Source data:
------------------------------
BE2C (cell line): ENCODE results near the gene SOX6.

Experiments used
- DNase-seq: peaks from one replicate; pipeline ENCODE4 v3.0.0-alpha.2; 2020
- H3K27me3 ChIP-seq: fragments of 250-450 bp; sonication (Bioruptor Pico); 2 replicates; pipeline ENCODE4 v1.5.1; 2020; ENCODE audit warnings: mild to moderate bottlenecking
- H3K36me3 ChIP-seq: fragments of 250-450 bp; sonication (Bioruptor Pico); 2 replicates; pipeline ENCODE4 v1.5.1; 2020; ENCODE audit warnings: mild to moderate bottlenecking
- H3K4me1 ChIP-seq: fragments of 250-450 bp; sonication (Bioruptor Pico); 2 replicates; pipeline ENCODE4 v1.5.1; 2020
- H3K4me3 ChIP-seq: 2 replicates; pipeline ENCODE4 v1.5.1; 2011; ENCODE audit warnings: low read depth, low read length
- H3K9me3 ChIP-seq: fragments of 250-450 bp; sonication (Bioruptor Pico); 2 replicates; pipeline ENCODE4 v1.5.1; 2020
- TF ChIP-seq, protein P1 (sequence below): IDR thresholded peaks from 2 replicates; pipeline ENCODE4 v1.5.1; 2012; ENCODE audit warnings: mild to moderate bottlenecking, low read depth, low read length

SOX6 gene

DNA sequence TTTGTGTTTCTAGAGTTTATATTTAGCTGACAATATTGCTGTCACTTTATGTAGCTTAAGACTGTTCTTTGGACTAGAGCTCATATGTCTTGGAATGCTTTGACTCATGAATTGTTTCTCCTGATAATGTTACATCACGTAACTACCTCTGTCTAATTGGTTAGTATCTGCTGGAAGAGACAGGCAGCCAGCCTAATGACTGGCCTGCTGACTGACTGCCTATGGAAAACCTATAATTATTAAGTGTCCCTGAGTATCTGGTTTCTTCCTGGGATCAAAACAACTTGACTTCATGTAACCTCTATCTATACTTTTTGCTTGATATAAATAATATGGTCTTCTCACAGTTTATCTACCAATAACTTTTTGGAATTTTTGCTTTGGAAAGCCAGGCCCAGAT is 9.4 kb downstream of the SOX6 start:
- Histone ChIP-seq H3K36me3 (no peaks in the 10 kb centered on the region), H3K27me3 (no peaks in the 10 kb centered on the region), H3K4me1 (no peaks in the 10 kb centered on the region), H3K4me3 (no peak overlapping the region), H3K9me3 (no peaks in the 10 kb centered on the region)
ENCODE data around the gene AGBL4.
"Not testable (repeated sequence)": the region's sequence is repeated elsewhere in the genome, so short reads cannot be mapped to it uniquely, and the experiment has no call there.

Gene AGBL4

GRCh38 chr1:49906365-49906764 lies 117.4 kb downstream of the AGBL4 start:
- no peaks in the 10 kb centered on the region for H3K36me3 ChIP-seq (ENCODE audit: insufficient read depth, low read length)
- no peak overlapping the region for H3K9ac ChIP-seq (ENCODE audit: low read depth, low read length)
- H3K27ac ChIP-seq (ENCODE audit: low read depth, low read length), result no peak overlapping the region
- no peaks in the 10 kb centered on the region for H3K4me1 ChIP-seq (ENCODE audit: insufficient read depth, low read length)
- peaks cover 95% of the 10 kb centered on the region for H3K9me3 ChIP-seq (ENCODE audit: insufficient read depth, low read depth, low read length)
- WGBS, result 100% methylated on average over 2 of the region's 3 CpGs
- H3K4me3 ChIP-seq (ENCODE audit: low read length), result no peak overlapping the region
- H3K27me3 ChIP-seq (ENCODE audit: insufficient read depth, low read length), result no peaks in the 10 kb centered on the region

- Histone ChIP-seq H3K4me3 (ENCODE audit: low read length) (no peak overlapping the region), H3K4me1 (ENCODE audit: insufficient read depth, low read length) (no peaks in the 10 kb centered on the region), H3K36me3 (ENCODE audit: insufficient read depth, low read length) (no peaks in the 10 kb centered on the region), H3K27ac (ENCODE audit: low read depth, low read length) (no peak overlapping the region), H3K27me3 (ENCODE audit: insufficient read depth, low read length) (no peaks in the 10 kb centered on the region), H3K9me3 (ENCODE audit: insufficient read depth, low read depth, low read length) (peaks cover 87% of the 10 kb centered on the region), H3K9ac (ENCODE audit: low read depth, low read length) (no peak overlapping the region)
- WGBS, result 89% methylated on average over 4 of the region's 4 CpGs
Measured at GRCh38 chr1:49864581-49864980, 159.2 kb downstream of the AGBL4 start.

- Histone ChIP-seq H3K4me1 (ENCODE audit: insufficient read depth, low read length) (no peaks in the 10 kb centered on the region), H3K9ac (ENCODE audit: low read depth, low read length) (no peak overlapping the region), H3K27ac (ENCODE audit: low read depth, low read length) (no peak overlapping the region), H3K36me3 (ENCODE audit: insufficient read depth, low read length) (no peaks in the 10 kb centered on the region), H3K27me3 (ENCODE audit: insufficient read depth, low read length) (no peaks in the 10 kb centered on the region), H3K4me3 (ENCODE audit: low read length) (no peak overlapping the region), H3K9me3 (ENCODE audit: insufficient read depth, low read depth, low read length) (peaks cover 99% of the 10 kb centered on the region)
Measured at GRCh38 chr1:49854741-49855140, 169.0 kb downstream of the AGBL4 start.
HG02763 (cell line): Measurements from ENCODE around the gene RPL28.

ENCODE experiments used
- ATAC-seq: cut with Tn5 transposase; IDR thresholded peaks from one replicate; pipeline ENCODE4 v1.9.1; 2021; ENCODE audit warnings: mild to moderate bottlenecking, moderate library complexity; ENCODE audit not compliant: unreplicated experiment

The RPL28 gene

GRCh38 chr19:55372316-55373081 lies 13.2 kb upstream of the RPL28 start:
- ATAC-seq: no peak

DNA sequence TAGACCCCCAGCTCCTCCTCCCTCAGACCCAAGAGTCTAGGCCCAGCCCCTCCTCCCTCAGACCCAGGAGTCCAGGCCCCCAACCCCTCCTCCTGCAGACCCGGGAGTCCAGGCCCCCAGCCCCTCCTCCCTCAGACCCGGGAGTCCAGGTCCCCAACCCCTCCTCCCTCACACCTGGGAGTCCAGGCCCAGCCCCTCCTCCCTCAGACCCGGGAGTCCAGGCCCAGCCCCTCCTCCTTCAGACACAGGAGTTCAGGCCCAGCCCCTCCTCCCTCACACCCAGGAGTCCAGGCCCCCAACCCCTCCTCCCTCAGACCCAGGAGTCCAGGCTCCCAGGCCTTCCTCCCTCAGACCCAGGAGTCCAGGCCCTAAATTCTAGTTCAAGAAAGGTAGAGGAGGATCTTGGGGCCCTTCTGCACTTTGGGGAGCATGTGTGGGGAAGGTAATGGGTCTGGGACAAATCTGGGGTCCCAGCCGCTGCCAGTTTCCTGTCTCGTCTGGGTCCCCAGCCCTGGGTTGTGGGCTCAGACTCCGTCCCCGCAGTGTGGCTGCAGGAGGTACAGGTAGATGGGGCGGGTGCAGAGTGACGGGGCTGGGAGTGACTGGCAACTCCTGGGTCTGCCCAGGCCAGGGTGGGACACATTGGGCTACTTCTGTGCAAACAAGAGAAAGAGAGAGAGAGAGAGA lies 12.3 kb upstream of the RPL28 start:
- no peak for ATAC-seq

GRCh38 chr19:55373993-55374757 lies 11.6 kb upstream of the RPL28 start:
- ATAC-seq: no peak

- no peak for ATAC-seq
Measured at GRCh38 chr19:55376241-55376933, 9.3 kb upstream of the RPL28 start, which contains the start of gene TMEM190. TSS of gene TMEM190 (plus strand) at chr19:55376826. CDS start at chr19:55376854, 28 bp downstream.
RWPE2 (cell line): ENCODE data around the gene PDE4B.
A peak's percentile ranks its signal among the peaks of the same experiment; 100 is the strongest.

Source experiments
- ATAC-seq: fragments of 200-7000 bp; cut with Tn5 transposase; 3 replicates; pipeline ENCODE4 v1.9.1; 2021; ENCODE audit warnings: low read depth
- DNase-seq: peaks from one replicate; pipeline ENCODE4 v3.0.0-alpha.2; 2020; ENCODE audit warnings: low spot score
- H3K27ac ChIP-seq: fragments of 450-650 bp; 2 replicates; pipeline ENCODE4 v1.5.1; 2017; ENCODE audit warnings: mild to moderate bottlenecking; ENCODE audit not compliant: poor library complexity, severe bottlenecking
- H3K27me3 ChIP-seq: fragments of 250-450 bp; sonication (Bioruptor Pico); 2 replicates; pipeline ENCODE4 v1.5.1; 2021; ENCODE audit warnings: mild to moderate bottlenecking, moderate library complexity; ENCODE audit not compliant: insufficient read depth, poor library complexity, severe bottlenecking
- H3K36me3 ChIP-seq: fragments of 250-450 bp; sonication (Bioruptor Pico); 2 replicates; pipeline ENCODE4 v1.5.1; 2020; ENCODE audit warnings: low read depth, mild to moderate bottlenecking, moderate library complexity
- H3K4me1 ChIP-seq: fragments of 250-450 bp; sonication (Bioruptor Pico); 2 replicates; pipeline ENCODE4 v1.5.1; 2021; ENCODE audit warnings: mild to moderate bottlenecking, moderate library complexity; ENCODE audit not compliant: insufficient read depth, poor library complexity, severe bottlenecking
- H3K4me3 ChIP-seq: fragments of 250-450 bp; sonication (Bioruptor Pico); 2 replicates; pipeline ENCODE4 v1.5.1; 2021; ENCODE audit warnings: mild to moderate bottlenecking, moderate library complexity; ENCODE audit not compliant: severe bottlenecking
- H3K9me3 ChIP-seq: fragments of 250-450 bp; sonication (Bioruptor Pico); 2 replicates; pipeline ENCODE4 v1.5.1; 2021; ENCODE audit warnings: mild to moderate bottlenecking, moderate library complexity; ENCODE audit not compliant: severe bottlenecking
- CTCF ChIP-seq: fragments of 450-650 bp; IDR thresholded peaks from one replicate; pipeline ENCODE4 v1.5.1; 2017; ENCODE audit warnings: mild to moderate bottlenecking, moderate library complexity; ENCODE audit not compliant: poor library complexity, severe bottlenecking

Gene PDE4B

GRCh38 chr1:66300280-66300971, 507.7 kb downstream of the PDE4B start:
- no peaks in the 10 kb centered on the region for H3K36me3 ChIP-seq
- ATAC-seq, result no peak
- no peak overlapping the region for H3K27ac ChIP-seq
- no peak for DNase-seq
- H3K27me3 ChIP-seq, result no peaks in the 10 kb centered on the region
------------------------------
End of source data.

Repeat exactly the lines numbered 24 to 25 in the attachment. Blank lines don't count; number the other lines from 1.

- H3K27me3 ChIP-seq (ENCODE audit: insufficient read depth, low read length), result no peaks in the 10 kb centered on the region

- Histone ChIP-seq H3K4me3 (ENCODE audit: low read length) (no peak overlapping the region), H3K4me1 (ENCODE audit: insufficient read depth, low read length) (no peaks in the 10 kb centered on the region), H3K36me3 (ENCODE audit: insufficient read depth, low read length) (no peaks in the 10 kb centered on the region), H3K27ac (ENCODE audit: low read depth, low read length) (no peak overlapping the region), H3K27me3 (ENCODE audit: insufficient read depth, low read length) (no peaks in the 10 kb centered on the region), H3K9me3 (ENCODE audit: insufficient read depth, low read depth, low read length) (peaks cover 87% of the 10 kb centered on the region), H3K9ac (ENCODE audit: low read depth, low read length) (no peak overlapping the region)